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The financial crisis and the housing market in Spain

How does it affect your decision to buy a property in Spain?
André Johnsen, Published june 5th 2012

After the financial crisis hit Europe in 2008, the housing market in Spain has more or less stopped and housing prices have fallen steadily since the crisis struck. Many Spaniards and foreigners had invested in property in Spain ahead of the financial crisis and a major part of Spain's economy was based on purchasing and salling of properties. Now, many homeowners are stuck with unsold homes and mortgages that they can not afford. This has led to a strong pressure on Spanish banks that arrange a large number of foreclosures in Spain every day. However throwing out the owner of the house when he no longer can pay the mortgage is not a good solution if the bank also is stuck on a huge inventory of homes that they can not manage to sell.

Every day new homes in Spain are being sold at a foreclosure. Evictions of families often lead to large demonstrations and the police always come up with great forces to prevent the demonstrators to stop the execution of an eviction. The number of foreclosures in Spain is a sad result of the high unemployment rate affecting the country. The heavy cutbacks that the Spanish government is now implementing does not stimulate economic growth, resulting in lower consumption which has been confirmed by the fact that Spain is now in a new recession.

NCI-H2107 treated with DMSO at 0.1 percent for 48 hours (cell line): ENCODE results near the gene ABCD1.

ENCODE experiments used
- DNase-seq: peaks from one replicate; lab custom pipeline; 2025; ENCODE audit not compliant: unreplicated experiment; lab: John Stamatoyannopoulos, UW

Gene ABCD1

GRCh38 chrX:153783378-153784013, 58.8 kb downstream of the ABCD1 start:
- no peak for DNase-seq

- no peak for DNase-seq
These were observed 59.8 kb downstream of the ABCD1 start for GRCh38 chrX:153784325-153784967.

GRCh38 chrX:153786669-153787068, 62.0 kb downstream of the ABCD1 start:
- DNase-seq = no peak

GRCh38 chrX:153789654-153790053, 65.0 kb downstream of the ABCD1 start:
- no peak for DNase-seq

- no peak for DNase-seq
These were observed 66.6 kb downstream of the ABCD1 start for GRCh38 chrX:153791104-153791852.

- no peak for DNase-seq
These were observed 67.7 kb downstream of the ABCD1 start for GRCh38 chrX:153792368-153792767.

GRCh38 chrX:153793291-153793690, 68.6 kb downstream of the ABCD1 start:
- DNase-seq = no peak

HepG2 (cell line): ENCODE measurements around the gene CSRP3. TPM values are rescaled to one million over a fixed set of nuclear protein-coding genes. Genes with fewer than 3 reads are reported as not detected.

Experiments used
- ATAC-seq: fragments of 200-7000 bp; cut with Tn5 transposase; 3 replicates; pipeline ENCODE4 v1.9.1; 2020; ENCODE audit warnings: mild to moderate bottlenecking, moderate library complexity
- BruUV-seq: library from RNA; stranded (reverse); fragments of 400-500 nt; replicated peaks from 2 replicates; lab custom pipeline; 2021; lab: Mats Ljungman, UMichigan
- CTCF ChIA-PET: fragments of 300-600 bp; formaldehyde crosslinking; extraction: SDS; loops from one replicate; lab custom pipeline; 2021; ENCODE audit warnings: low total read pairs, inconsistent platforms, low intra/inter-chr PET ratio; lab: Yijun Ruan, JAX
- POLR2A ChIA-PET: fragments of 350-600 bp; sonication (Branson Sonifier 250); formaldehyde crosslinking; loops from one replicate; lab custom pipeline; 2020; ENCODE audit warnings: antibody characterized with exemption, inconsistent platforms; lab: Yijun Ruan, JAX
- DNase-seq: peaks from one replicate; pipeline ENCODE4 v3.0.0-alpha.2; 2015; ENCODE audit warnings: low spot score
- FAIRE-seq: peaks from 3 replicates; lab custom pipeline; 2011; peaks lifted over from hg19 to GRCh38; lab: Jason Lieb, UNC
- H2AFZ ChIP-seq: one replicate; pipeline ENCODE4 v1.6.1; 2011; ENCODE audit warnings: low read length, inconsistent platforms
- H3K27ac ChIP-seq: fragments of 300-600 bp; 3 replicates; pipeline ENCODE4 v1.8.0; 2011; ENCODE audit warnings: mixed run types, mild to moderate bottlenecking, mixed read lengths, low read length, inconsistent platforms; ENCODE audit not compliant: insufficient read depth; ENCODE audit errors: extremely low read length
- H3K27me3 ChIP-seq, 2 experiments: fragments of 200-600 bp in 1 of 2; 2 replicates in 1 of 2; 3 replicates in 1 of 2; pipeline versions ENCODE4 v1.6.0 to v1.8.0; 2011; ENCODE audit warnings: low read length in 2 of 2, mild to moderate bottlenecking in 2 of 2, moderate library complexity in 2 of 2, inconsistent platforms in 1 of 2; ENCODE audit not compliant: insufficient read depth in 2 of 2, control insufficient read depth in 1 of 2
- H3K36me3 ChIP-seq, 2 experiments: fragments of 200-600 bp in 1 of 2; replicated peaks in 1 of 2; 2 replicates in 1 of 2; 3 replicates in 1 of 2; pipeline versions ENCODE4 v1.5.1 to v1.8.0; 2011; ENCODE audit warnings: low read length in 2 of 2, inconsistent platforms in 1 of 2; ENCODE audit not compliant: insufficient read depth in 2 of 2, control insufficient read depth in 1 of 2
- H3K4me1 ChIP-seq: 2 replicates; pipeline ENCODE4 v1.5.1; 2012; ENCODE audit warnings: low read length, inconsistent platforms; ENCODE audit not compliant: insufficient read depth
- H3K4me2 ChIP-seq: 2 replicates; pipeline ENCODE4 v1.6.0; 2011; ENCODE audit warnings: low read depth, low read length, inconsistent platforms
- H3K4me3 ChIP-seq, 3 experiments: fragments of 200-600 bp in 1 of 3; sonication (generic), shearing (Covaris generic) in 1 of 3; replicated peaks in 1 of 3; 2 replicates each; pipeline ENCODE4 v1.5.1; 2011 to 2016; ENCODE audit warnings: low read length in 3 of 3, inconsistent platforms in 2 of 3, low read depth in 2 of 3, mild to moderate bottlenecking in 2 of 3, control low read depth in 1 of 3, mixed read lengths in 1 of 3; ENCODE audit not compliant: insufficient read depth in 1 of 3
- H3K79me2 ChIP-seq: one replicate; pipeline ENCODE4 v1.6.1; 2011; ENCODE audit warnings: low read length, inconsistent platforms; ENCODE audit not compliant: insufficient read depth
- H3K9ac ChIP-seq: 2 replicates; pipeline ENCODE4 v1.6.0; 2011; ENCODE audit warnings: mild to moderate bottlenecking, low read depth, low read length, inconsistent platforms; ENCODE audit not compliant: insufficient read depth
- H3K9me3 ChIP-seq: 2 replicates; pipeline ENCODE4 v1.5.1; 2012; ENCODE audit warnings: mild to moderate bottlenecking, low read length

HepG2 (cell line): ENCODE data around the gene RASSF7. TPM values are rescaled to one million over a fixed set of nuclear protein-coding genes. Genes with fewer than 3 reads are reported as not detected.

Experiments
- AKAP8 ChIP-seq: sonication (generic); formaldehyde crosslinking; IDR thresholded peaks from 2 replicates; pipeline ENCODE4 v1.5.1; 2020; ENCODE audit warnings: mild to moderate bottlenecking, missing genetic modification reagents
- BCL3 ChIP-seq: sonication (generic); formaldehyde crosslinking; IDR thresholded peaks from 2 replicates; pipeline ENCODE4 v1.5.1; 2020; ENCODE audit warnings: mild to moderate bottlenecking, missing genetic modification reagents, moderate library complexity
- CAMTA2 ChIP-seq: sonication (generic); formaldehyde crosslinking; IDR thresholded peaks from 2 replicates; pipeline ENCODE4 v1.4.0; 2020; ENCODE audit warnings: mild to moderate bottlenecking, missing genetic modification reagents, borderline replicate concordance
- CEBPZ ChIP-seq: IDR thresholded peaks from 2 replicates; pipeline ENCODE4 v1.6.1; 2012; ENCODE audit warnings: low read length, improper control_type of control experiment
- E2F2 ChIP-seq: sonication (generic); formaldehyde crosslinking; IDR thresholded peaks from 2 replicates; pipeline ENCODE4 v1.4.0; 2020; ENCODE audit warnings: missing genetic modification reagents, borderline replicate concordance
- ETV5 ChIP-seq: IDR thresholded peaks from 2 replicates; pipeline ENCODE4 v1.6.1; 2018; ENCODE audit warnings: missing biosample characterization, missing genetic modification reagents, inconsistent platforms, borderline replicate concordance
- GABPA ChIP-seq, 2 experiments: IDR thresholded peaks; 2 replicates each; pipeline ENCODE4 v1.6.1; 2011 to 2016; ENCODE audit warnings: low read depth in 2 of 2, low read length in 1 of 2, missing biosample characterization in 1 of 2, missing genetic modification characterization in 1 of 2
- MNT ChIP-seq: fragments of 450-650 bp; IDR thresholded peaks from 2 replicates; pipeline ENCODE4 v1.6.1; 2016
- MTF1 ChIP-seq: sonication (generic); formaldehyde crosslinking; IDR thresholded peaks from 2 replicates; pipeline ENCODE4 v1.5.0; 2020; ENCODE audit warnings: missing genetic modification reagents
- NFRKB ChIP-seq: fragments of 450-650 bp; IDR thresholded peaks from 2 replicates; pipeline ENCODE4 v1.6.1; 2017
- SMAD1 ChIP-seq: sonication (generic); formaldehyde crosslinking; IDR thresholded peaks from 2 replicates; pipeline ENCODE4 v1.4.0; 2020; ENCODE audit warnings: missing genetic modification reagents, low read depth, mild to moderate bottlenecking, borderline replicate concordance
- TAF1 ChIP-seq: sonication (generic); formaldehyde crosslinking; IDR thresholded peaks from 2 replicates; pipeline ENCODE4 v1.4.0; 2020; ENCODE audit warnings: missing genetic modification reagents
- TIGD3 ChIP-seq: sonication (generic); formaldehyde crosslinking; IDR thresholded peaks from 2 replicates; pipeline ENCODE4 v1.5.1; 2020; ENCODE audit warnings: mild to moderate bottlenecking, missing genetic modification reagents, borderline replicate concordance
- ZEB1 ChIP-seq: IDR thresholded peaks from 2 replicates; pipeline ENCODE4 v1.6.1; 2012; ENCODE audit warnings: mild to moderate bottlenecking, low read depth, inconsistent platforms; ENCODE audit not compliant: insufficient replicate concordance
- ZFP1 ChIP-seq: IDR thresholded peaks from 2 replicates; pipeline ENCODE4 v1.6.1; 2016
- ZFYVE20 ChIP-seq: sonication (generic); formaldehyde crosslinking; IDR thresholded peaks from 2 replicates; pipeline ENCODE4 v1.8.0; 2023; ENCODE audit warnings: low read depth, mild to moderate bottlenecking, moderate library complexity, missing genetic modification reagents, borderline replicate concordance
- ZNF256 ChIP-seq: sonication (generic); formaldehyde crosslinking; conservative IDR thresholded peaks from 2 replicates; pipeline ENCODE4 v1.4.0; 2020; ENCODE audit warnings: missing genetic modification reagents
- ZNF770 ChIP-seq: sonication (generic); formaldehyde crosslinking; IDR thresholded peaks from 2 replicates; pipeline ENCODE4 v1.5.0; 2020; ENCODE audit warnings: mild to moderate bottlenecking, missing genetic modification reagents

One of Spain's largest banks, Bankia, is currently badly hit by the financial crisis. Bankia is the result of a merger of seven smaller Spanish banks. The merger was originally implemented to be stronger in the difficult time that Spain faced with much uncertainty about the housing market and the Spanish economy.

In recent weeks, There have been several shocking news from the crisis-hit bank. It began with a message at the beginning of May that the government would inject money in the bank by converting a governmental loan into share capital. Suddenly the government had an interest in 45% of the shares of Bankia. Later this was followed by one shocking message after another.

Foreclosure of properties in Spain

Bankia has since 2011 been trying to get rid of a large proportion of the properties that they possess, including selling homes at foreclosures and online auctions. Bankia sold 4,500 homes, commercial buildings and land in 2011 to an estimated value of around 800 million euros. Nevertheless Bankia struggles to sell a large number of properties.

In late May, there were rumors of a collapse of Bankia and this triggered a bank run, ie people rushed to the ATMs to withdraw money that they had in Bankia. This of course led to an immediate fall of Bankia stocks. It is believed that Bankia need a capital injection of an astounding 19 billion euros and the government is now working to find this money.

Large losses in Bankia

The auditing firm Deloitte has refused to approve the last years accounts of Bankia, because they believe that the bank's estimated value of their property portfolio is overvalued. BFA Group, which owns Bankia, have had to adjust its annual financial results and where the BFA Group had previously published figures that showed a profit for 2011 of 41 million Euro, the books now show a deficit of 3.3 billion Euros - the largest deficit in Spain banking industry ever.

Spain affecting Europe's stock markets

After the Bankia crisis The European Central Bank has been discussing the possibility that they can provide financial support directly to European banks that are hit by the financial crisis.

The crisis in Bankia has led to sharp falls in the stock markets around the world, for fear that Bankia would collapse or that the entire Spanish economy would collapse. Spain's Prime Minister Rajoy insists that Bankia's problems do not affect the Spanish economy and that Spain does not intend to apply for assistance from the European emergency fund. Spain is now paying sky-high interest rates for their bonds and is having problems financing its national debt.

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